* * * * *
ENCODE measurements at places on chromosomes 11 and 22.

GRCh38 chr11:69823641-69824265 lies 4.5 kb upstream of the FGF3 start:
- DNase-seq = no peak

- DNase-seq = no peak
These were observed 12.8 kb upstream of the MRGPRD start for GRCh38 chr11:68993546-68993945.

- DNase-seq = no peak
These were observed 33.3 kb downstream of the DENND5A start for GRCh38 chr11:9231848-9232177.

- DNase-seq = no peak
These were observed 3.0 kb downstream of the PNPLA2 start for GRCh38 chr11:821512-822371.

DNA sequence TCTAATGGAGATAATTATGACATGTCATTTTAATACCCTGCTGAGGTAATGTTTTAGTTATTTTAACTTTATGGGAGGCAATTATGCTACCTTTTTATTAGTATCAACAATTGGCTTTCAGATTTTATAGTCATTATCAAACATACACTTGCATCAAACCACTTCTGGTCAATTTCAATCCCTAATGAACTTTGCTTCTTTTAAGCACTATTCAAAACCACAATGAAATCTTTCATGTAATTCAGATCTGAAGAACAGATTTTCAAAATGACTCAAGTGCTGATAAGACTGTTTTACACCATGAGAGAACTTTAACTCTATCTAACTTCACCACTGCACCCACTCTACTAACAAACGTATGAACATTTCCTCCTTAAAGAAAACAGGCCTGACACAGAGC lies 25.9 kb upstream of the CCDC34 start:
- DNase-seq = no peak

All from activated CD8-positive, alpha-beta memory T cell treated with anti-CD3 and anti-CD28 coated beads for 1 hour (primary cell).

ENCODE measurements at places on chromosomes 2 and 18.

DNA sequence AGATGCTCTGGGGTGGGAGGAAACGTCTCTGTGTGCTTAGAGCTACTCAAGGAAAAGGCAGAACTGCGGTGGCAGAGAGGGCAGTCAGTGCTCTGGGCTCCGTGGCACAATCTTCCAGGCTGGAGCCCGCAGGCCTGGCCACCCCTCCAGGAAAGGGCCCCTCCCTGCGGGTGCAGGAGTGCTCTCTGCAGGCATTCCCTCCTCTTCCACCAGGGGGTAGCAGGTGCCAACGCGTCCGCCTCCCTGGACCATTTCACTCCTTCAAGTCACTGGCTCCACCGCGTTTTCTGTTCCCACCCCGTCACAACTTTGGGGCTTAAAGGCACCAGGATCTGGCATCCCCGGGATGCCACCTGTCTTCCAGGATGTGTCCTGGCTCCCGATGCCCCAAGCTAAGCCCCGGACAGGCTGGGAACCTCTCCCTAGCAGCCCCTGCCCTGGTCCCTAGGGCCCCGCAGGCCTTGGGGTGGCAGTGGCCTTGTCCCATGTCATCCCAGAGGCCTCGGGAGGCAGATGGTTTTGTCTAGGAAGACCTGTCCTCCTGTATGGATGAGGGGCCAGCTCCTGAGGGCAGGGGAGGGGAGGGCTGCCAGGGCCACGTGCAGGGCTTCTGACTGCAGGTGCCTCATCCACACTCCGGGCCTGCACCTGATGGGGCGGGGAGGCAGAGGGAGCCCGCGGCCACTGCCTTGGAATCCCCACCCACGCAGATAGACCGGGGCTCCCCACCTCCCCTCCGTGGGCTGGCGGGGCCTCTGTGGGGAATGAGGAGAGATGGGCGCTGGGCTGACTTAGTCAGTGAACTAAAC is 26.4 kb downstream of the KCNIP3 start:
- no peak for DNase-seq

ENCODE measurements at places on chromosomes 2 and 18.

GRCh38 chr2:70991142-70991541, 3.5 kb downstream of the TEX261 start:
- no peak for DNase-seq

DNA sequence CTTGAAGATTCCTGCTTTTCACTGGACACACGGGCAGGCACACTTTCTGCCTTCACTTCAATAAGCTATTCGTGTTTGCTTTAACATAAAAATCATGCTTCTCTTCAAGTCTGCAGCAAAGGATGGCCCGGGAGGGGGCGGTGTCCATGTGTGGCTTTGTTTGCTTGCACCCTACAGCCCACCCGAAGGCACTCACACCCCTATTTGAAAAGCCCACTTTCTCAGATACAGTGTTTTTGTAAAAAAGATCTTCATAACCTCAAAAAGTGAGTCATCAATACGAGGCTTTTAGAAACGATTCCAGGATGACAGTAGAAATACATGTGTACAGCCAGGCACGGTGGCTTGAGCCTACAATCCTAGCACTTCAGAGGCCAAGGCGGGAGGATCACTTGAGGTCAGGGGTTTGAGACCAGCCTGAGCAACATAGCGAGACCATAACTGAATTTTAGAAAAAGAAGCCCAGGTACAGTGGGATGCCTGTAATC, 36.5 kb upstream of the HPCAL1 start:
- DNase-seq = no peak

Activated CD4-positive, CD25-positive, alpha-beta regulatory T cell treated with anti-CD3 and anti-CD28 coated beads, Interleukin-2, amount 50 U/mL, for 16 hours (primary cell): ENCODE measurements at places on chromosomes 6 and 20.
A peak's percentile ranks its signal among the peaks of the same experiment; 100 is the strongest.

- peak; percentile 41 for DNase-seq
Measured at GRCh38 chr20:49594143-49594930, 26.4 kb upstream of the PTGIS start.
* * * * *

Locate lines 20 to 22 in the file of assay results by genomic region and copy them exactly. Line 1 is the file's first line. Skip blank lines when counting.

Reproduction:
- DNase-seq = no peak

Activated CD4-positive, CD25-positive, alpha-beta regulatory T cell treated with anti-CD3 and anti-CD28 coated beads, Interleukin-2, amount 50 U/mL, for 16 hours (primary cell): ENCODE measurements at places on chromosomes 6 and 20.
A peak's percentile ranks its signal among the peaks of the same experiment; 100 is the strongest.